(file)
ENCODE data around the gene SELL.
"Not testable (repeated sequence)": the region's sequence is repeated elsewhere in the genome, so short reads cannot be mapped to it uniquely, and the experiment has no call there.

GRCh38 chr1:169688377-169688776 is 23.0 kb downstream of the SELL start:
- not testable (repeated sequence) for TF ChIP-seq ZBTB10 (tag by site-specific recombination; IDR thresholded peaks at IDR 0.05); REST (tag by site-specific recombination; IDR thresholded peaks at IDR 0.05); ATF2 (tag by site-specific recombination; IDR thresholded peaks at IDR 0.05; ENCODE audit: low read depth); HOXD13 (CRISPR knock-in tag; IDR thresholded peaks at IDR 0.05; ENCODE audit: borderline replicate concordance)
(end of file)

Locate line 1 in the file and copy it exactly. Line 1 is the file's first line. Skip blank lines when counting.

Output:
ENCODE data around the gene SELL.